All that is left is understand the logic of the code. Here is the essential guide. You can get more detailed on the next page. It comes down to this: the words are typed and the music is in parenthesis. The notes start with A and go to M.
From there you can create every manner of note shape and compound neume and everything else you can imagine. It is actually completely amazing and very easy once you get the hang of it.
The possibilities here really are incredible to consider. For Church musicians, this is just invaluable for making scores and printing pew resources. I’m imaging a future in which all this code is completely open source. In fact, people like Aristotle Esguerra have already posted the code for the Graduale Simplex. This way, if you need a perfect rendering of Gloria XV, it’s there for the taking.
Here is a bit about the background of the project:
The Gregorio project was born in 2006 at TELECOM Bretagne, a graduate engineering school in France. It was at first a student project of six months duration, supervised by Mr Yannis Haralambous, developer of Omega. When the project was done, Élie Roux decided to continue the project and to develop it under GPL.
From the outset the goal of the project has been to create a graphical interface for the monks of the Abbey of Sainte Madeleine du Barroux so that they could use a gregorian font. This font, Gregoria, is a professional and commercially available OpenType font designed by Elena Albertoni, a typographer and graphic designer. Finally, due to licence issues, it was decided that the project will have its own font called gregorio.
At the end of the year 2006, a new developer, Olivier Berten, joined the project and created its OpusTeX component. By April 2007, Gregorio had reached a certain maturity and could start to be used, at least through its command line interface, as a preprocessor for OpusTeX. A project page was created on gna.org.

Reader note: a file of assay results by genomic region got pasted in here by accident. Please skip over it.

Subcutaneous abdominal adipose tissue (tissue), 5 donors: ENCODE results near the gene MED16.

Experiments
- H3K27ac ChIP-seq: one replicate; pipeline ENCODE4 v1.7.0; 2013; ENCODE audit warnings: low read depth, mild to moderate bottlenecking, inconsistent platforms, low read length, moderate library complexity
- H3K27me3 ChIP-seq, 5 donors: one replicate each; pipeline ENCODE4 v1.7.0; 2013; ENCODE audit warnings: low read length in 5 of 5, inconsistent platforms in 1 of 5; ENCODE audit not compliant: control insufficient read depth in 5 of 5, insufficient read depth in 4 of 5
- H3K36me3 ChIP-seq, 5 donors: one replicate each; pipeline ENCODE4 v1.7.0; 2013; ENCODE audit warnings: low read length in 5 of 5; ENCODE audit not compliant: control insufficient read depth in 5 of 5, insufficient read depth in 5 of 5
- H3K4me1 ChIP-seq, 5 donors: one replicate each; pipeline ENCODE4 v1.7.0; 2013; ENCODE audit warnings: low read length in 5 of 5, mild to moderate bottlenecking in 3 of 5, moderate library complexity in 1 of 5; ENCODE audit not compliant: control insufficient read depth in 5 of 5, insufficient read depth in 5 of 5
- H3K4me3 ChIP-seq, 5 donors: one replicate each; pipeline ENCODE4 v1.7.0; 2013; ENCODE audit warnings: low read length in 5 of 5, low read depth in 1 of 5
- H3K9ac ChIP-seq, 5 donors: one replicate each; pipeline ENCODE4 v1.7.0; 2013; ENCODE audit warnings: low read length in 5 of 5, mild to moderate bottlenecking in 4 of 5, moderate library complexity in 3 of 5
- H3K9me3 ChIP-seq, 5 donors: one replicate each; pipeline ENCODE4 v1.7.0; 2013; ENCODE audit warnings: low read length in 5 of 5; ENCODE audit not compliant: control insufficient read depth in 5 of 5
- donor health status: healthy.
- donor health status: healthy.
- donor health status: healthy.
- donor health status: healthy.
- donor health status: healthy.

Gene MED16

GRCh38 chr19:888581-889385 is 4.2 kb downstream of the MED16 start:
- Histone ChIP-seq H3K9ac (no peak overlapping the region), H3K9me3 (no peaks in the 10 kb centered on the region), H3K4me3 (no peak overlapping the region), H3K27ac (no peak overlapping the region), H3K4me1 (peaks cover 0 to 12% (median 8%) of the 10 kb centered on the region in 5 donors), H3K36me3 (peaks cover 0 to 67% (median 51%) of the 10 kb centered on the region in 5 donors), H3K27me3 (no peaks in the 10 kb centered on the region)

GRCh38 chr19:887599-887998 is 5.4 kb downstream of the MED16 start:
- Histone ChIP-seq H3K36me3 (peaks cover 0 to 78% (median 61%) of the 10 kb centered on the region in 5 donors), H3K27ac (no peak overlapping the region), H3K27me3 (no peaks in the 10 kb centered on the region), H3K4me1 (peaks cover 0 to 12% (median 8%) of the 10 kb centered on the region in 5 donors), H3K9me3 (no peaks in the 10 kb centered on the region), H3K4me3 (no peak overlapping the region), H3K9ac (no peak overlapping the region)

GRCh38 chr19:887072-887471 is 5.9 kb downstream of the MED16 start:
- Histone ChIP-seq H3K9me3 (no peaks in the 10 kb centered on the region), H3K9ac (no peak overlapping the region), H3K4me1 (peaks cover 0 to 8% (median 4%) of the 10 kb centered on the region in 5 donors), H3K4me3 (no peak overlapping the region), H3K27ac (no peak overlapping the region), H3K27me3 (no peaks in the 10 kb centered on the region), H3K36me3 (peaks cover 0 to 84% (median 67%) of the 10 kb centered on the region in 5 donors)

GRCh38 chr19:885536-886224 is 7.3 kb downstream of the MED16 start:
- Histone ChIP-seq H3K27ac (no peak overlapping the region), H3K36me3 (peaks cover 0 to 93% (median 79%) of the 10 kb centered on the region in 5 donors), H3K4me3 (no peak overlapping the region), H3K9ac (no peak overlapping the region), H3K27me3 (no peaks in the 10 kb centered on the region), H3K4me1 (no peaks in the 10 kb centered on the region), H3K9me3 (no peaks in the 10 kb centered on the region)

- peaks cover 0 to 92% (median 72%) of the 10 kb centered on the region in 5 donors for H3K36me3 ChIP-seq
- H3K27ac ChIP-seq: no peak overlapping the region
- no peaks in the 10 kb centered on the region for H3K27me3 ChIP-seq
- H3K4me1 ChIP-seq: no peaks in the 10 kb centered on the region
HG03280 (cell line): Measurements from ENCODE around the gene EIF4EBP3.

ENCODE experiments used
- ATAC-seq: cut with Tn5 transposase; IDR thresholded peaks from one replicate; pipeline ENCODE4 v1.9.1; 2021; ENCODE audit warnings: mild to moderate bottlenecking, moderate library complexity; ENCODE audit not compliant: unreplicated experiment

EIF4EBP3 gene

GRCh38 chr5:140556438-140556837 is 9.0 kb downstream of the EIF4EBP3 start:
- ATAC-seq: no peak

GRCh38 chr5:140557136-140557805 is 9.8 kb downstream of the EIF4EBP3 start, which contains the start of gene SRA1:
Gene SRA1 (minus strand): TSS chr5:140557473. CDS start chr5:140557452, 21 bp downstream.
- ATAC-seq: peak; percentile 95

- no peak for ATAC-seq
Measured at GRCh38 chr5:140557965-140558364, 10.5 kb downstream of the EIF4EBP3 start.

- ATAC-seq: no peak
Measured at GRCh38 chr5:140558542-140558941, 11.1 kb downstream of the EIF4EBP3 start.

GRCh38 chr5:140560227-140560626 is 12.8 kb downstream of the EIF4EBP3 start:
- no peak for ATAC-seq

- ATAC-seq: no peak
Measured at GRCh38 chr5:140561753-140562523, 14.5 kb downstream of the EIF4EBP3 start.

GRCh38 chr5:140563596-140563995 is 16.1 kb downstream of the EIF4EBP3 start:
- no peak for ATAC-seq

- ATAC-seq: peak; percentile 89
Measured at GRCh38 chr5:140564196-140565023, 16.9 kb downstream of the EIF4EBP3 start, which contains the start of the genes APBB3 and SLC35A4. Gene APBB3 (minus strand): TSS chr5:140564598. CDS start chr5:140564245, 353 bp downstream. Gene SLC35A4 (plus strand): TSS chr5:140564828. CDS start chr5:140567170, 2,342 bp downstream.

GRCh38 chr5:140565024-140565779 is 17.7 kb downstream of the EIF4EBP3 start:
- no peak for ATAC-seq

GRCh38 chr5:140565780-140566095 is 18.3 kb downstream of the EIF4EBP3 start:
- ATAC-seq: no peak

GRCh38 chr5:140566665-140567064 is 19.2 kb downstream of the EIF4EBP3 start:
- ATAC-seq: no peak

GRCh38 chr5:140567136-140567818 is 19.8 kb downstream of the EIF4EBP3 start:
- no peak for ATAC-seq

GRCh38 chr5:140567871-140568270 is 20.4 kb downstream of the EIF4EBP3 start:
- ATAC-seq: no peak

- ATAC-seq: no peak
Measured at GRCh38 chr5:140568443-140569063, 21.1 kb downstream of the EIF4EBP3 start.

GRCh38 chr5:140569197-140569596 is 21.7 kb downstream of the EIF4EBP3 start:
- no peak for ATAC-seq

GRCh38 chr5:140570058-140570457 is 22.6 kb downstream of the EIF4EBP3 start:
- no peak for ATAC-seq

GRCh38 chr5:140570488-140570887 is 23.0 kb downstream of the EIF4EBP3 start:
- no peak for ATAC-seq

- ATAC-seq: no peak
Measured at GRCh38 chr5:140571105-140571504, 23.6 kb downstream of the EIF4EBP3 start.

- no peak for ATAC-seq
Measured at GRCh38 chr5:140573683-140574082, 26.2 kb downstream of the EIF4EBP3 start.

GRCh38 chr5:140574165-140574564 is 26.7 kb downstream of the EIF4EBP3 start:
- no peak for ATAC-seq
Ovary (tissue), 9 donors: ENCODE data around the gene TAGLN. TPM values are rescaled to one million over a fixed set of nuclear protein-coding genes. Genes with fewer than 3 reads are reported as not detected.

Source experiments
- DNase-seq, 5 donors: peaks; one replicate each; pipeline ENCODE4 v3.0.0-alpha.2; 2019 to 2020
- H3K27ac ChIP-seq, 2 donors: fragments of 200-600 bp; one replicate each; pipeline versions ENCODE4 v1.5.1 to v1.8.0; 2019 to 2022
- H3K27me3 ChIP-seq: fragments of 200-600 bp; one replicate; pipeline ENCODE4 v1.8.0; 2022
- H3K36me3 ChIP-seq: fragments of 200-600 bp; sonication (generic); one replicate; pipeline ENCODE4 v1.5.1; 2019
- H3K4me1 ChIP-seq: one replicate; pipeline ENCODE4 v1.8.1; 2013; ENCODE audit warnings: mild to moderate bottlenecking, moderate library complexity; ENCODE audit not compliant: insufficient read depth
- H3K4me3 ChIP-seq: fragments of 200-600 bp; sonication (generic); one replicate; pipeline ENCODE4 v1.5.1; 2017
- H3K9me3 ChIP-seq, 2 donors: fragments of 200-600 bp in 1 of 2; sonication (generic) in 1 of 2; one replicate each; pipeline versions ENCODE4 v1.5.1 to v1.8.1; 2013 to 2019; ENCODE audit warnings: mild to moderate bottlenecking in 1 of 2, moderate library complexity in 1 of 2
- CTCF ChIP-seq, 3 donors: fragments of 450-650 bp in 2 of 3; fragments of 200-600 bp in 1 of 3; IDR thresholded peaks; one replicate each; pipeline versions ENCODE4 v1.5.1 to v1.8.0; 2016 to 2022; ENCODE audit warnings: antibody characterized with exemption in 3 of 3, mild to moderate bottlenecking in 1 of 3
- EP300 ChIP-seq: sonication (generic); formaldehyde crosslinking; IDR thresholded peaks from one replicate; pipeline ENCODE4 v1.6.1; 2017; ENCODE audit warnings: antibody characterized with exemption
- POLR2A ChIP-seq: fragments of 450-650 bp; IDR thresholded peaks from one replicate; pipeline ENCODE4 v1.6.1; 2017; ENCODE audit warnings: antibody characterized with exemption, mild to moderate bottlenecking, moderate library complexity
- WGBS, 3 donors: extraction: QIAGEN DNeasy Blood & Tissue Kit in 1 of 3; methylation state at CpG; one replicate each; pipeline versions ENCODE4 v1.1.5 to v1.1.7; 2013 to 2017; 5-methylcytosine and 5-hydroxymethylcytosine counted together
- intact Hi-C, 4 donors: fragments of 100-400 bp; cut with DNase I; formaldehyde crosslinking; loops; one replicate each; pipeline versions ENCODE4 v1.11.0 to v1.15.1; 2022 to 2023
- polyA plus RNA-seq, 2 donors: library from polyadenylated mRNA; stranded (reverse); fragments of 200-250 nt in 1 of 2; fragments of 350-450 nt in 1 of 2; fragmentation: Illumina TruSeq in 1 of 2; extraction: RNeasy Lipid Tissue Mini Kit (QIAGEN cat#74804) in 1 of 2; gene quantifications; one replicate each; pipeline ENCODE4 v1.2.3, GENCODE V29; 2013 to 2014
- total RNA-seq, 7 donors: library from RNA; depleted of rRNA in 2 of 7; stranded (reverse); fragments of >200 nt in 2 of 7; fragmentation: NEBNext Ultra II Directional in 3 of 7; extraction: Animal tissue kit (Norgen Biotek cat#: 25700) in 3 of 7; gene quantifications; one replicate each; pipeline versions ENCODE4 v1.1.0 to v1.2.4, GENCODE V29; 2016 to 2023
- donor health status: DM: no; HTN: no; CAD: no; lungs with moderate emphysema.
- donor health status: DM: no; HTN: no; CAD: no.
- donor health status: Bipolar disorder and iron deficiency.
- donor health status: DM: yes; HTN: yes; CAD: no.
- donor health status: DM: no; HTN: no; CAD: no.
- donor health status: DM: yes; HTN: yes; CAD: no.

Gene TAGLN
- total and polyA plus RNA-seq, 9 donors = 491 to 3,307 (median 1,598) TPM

This site was set online in April 2007 with a design by Patrick Roux and it has since been corrected and improved by Nicolas Aupetit. Jérémie Corbier has been developing the autotools support and the modularization of the code, also since April 2007.
The development of the graphical interface and the modification of the code structure to use autotools and dynamic libraries has been the subject of my third year project in TELECOM Bretagne. Sadly, the graphical interface is not yet usable.
During a three-month internship starting april 2008 at the Monastero di San Benedetto, in Norcia (Italy), gregorio made considerable progress, The GregorioTeX style is now almost finished, and as a consequence, we’ve made progress in code stabilization. Gregorio is now close to a release.
During the months of October and November 2008, the development is focusing on stabilization for a release. The port to cygwin is working, and the website has been updated and improved. Website development has picked up lately, thanks to Richard Chonak who joined the project as a translator.